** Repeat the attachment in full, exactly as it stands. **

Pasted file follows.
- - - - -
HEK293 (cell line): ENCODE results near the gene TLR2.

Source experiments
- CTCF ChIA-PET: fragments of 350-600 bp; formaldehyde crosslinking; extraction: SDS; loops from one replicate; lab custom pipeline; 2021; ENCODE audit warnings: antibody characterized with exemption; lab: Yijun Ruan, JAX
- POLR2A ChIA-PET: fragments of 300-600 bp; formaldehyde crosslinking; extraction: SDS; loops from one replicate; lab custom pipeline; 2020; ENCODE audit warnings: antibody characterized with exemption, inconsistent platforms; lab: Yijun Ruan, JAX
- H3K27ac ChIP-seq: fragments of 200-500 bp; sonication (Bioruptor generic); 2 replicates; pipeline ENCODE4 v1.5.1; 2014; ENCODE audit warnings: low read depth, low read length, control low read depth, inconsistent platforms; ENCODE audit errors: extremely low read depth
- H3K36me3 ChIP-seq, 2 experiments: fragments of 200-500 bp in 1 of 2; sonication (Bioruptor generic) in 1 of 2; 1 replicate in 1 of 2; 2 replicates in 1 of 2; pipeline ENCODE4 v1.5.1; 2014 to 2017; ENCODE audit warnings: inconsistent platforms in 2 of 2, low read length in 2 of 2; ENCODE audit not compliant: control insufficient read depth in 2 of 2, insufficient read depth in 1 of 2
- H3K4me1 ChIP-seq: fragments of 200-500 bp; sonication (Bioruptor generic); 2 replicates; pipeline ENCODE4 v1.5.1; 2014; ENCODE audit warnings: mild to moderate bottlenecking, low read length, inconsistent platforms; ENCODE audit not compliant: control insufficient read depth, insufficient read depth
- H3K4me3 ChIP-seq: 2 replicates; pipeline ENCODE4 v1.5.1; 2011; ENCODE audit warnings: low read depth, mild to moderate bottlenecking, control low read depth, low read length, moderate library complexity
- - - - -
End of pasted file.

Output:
HEK293 (cell line): ENCODE results near the gene TLR2.

Source experiments
- CTCF ChIA-PET: fragments of 350-600 bp; formaldehyde crosslinking; extraction: SDS; loops from one replicate; lab custom pipeline; 2021; ENCODE audit warnings: antibody characterized with exemption; lab: Yijun Ruan, JAX
- POLR2A ChIA-PET: fragments of 300-600 bp; formaldehyde crosslinking; extraction: SDS; loops from one replicate; lab custom pipeline; 2020; ENCODE audit warnings: antibody characterized with exemption, inconsistent platforms; lab: Yijun Ruan, JAX
- H3K27ac ChIP-seq: fragments of 200-500 bp; sonication (Bioruptor generic); 2 replicates; pipeline ENCODE4 v1.5.1; 2014; ENCODE audit warnings: low read depth, low read length, control low read depth, inconsistent platforms; ENCODE audit errors: extremely low read depth
- H3K36me3 ChIP-seq, 2 experiments: fragments of 200-500 bp in 1 of 2; sonication (Bioruptor generic) in 1 of 2; 1 replicate in 1 of 2; 2 replicates in 1 of 2; pipeline ENCODE4 v1.5.1; 2014 to 2017; ENCODE audit warnings: inconsistent platforms in 2 of 2, low read length in 2 of 2; ENCODE audit not compliant: control insufficient read depth in 2 of 2, insufficient read depth in 1 of 2
- H3K4me1 ChIP-seq: fragments of 200-500 bp; sonication (Bioruptor generic); 2 replicates; pipeline ENCODE4 v1.5.1; 2014; ENCODE audit warnings: mild to moderate bottlenecking, low read length, inconsistent platforms; ENCODE audit not compliant: control insufficient read depth, insufficient read depth
- H3K4me3 ChIP-seq: 2 replicates; pipeline ENCODE4 v1.5.1; 2011; ENCODE audit warnings: low read depth, mild to moderate bottlenecking, control low read depth, low read length, moderate library complexity